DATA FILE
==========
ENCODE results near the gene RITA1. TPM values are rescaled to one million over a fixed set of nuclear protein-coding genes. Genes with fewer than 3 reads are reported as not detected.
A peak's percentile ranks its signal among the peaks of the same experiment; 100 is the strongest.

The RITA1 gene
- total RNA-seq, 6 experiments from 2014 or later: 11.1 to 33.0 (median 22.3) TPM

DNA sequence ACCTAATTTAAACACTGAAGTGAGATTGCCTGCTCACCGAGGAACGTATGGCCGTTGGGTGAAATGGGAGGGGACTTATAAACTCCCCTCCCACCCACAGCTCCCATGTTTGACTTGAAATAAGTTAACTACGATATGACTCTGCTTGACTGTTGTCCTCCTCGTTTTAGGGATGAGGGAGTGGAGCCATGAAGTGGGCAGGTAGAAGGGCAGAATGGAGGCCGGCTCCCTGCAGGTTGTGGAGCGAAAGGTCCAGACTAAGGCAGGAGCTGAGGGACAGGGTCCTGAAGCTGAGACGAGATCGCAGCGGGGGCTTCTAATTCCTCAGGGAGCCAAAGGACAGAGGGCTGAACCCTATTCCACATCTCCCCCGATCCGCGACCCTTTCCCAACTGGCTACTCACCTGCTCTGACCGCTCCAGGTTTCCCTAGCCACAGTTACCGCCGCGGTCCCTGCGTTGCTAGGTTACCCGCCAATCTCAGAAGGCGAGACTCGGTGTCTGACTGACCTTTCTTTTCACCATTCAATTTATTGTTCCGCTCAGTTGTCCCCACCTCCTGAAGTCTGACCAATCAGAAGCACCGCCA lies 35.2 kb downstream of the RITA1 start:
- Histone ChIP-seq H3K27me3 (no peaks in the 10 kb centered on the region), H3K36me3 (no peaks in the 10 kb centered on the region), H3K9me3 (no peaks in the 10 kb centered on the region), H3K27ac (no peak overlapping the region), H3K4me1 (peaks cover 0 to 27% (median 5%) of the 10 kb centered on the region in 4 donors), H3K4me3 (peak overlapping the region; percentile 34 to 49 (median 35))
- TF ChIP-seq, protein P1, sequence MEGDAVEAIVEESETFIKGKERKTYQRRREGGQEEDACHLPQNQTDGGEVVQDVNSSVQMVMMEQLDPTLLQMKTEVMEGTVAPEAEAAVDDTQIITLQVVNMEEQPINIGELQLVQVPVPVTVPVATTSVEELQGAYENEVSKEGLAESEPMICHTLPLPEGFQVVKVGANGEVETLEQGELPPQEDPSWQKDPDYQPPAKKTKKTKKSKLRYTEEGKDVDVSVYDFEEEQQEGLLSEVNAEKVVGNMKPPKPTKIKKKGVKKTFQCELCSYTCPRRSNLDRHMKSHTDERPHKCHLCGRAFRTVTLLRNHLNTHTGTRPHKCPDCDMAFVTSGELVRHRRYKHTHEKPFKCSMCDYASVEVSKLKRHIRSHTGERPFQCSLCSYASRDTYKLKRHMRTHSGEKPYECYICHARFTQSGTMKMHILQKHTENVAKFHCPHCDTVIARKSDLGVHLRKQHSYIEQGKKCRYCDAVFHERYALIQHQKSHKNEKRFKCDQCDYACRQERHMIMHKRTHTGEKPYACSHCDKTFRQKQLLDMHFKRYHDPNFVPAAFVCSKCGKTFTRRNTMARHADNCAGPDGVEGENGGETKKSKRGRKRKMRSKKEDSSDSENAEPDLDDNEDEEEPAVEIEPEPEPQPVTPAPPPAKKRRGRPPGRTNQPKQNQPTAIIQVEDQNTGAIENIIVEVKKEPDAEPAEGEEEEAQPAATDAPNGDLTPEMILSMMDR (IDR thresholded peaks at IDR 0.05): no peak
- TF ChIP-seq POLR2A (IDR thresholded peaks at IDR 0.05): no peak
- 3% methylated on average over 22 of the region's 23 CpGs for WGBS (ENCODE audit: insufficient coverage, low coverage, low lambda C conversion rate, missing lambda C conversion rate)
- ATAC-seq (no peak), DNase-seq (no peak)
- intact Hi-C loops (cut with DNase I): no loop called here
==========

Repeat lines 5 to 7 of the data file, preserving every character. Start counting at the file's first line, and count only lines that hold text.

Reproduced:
DNA sequence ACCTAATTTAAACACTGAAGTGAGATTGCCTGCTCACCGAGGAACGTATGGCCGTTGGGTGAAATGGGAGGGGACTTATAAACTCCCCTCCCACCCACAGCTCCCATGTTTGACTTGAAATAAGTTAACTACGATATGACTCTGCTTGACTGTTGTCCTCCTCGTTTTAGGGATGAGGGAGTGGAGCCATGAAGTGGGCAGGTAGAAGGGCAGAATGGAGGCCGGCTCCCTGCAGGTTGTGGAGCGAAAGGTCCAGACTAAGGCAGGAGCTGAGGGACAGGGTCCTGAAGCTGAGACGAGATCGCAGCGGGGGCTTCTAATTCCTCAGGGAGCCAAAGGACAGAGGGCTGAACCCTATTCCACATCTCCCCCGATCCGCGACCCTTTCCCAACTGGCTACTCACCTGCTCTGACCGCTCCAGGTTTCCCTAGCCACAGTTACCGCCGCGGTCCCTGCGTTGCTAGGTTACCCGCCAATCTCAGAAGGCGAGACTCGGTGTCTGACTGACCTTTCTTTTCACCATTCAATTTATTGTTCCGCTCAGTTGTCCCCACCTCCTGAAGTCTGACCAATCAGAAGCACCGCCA lies 35.2 kb downstream of the RITA1 start:
- Histone ChIP-seq H3K27me3 (no peaks in the 10 kb centered on the region), H3K36me3 (no peaks in the 10 kb centered on the region), H3K9me3 (no peaks in the 10 kb centered on the region), H3K27ac (no peak overlapping the region), H3K4me1 (peaks cover 0 to 27% (median 5%) of the 10 kb centered on the region in 4 donors), H3K4me3 (peak overlapping the region; percentile 34 to 49 (median 35))
- TF ChIP-seq, protein P1, sequence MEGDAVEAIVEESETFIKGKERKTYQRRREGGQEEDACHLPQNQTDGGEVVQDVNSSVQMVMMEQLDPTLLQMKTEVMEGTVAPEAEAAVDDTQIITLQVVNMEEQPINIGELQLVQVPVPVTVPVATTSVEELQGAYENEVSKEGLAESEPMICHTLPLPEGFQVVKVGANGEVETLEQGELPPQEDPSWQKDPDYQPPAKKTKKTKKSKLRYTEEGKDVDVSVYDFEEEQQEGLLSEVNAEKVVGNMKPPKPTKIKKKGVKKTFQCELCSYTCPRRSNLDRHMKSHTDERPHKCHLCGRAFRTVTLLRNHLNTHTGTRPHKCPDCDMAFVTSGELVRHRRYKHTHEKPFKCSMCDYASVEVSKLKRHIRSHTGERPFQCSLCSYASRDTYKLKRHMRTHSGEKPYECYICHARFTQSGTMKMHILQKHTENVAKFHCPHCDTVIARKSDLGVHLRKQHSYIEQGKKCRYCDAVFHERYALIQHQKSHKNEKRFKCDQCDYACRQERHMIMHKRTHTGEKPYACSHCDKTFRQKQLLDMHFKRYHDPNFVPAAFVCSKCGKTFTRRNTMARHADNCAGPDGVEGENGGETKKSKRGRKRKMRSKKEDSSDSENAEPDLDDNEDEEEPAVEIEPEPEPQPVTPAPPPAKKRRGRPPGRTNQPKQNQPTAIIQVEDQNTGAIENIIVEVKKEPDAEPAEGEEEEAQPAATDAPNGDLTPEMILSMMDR (IDR thresholded peaks at IDR 0.05): no peak